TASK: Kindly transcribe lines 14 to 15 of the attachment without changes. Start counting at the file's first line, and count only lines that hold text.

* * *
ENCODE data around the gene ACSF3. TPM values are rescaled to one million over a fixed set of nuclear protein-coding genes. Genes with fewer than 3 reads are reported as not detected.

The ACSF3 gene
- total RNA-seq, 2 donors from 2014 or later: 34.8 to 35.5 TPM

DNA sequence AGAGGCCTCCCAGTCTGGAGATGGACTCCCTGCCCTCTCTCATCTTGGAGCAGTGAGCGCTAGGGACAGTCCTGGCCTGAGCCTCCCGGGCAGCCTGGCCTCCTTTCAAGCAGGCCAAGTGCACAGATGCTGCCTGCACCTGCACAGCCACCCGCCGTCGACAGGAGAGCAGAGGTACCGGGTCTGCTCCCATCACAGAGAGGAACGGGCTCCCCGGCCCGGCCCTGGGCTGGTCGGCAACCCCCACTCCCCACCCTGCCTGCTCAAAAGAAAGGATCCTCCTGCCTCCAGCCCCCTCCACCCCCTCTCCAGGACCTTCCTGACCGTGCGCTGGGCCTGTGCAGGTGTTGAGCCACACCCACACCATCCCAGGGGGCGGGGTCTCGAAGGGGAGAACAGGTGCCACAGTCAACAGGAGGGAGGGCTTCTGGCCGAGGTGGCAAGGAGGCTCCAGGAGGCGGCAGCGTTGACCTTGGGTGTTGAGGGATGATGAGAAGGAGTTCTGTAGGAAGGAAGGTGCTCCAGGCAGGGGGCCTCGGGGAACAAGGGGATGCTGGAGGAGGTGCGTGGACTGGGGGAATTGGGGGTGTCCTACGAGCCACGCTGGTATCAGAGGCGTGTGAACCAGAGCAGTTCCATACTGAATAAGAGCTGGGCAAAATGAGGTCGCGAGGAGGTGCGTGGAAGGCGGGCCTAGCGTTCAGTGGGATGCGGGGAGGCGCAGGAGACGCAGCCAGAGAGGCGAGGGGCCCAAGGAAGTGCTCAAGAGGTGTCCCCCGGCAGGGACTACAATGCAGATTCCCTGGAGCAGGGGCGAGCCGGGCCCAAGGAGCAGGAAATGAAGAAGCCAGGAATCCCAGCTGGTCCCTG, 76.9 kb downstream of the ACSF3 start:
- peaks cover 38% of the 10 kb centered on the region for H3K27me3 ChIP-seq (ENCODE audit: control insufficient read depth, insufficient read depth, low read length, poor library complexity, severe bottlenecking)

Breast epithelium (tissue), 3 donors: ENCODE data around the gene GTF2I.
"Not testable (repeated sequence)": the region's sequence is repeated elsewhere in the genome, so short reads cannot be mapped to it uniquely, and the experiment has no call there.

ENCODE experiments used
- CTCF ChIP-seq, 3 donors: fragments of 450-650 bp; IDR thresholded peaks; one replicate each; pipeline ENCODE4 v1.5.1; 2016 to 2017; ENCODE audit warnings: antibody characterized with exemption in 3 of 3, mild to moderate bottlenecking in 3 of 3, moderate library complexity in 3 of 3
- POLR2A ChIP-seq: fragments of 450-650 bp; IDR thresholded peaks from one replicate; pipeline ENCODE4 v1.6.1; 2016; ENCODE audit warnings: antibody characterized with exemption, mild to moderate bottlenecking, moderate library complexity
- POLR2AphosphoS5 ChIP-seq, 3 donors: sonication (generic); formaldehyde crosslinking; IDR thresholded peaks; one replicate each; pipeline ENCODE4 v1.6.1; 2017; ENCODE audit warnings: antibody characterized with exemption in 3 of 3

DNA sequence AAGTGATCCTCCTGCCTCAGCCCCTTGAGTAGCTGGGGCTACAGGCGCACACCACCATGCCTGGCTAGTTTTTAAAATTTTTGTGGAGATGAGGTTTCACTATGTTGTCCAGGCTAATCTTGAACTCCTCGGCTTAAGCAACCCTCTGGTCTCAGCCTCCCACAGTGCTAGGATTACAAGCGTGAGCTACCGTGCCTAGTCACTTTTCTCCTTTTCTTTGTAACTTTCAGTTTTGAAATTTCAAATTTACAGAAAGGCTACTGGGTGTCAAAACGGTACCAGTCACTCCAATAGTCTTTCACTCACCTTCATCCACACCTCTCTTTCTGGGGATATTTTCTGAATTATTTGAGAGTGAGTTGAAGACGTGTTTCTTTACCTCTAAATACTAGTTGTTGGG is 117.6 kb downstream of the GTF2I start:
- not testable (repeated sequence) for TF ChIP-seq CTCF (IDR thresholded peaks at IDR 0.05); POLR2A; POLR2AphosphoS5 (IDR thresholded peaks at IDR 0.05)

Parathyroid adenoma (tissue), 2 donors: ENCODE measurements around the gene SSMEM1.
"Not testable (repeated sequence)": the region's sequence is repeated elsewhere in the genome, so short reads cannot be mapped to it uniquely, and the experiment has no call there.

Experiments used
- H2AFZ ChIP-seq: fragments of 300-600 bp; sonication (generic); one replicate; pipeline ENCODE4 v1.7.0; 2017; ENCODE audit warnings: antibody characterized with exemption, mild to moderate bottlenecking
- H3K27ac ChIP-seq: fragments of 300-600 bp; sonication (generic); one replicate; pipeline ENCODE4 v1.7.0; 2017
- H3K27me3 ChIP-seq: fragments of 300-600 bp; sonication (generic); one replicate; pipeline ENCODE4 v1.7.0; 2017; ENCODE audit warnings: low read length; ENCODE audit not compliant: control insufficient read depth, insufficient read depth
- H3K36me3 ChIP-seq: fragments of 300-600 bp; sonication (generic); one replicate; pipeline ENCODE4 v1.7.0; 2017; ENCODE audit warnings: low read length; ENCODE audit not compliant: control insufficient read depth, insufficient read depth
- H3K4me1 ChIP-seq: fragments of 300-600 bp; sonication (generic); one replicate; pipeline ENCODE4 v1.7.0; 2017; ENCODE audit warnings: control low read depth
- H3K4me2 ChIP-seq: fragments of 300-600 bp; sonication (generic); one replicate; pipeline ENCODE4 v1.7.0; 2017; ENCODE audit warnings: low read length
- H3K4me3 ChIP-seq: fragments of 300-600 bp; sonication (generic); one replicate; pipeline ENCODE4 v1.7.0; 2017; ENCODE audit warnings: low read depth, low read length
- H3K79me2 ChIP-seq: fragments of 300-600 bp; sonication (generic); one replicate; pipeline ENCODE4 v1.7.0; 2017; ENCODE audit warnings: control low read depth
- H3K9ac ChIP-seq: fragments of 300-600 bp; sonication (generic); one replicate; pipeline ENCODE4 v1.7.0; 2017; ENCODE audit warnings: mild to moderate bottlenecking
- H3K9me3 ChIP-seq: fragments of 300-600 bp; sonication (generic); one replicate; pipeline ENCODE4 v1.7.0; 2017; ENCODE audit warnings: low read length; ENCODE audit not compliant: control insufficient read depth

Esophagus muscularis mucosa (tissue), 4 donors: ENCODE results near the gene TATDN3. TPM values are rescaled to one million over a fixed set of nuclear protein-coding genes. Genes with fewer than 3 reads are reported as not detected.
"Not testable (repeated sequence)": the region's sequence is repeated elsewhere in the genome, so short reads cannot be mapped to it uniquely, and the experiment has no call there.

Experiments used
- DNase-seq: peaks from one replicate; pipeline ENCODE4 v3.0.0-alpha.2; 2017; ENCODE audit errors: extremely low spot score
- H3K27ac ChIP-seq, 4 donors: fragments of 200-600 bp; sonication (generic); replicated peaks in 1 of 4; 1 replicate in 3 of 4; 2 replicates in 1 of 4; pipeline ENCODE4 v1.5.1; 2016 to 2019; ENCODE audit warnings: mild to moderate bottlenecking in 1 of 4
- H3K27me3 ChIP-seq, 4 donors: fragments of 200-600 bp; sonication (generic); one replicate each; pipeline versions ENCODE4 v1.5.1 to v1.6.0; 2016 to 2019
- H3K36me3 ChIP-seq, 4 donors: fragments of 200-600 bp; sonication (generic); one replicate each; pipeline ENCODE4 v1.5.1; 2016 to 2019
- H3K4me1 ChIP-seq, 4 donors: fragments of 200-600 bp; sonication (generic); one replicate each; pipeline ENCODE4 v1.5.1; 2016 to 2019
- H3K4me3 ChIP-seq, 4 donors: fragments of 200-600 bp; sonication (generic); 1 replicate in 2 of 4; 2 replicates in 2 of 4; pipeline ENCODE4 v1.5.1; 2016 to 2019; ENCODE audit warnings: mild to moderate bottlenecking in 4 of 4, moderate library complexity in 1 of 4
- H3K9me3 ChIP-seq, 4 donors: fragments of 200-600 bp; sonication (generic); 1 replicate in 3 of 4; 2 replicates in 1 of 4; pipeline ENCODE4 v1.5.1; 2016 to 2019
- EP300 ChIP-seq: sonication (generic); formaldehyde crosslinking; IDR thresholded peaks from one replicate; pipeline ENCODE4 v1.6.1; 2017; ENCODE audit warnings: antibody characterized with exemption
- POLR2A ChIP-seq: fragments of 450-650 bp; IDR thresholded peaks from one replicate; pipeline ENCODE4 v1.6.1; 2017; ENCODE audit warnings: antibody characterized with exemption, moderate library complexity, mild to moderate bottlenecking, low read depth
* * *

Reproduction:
Parathyroid adenoma (tissue), 2 donors: ENCODE measurements around the gene SSMEM1.
"Not testable (repeated sequence)": the region's sequence is repeated elsewhere in the genome, so short reads cannot be mapped to it uniquely, and the experiment has no call there.